First Glance: Luke 3:15-22

johnbapt

But when John rebuked Herod the tetrarch, because of his marriage to Herodias, his brother’s wife, and all the other evil things he had done, Herod added this to them all: He locked John up in prison.” (Luke 3:19-20

John the Baptist was never known for being subtle. Or gentle. Or tactful for that matter. But that is not the way of the prophets of the Most High.

John stands in a long line of prophets commissioned by God to speak his word into the world. John spoke out against the sin of the people of Israel, calling them back to the Lord. He preached a baptism of repentance for the forgiveness of sins and ‘made ready a people prepared for the Lord’ (Luke 1:17). His message struck the hearts of the people and people from across the nation came out to be baptized.

While speaking God’s truth changed the lives of many, it also had a cost for John. He couldn’t pick and choose when to speak. He couldn’t let something slide just because of who did it. Like many prophets before him, John’s mission brought him into conflict with those in power. Herod Antipas (son of Herod ‘the Great’) had married his brother’s wife, Herodias. Sinful and shameful, John rebuked Herod for his actions. Even more than others, as a leader of the people, Herod would be called to account for his moral leadership. Instead of realizing his error and repenting, Herod adds to his list of crimes by throwing John into prison.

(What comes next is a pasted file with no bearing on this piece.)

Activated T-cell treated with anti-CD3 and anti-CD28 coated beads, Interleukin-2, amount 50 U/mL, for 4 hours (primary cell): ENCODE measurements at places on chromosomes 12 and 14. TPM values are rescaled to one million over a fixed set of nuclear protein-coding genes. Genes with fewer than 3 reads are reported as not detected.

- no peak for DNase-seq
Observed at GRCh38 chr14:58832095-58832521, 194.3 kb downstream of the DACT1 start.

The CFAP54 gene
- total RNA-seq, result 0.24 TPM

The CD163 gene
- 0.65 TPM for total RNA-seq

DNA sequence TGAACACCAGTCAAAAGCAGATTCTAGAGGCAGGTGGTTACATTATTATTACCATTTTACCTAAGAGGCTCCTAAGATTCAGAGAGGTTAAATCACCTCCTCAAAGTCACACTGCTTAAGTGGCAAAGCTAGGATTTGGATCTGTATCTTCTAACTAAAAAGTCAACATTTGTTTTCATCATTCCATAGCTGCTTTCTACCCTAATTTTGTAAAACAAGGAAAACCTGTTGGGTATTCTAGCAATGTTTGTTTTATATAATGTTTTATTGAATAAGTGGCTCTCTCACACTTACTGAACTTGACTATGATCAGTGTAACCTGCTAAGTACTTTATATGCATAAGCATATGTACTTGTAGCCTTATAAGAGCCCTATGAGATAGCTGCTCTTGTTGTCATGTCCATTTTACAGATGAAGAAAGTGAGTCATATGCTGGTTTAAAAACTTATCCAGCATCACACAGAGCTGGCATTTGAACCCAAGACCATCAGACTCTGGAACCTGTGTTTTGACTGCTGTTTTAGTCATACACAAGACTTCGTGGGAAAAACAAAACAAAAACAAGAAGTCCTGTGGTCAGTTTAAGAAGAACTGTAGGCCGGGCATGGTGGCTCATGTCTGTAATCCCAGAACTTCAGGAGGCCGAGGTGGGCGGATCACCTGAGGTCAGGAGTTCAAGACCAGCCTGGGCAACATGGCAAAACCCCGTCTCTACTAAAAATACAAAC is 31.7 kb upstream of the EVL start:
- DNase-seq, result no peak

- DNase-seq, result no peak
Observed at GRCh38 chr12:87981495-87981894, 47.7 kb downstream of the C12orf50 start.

In the gospel of Luke, this is the last event in John’s public ministry. John confronts the leader of Galilee on his moral failing, knowing the possible cost. It costs him his freedom, his ministry, and eventually his life. The cost was steep. But Jesus himself later said of John, “Truly I tell you, among those born of women there has not risen anyone greater than John the Baptist; yet whoever is least in the kingdom of heaven is greater than he” (Matthew 11:11).

After this episode, John fades into the background as Jesus moves to the fore. He had finished his mission. The Messiah had come.

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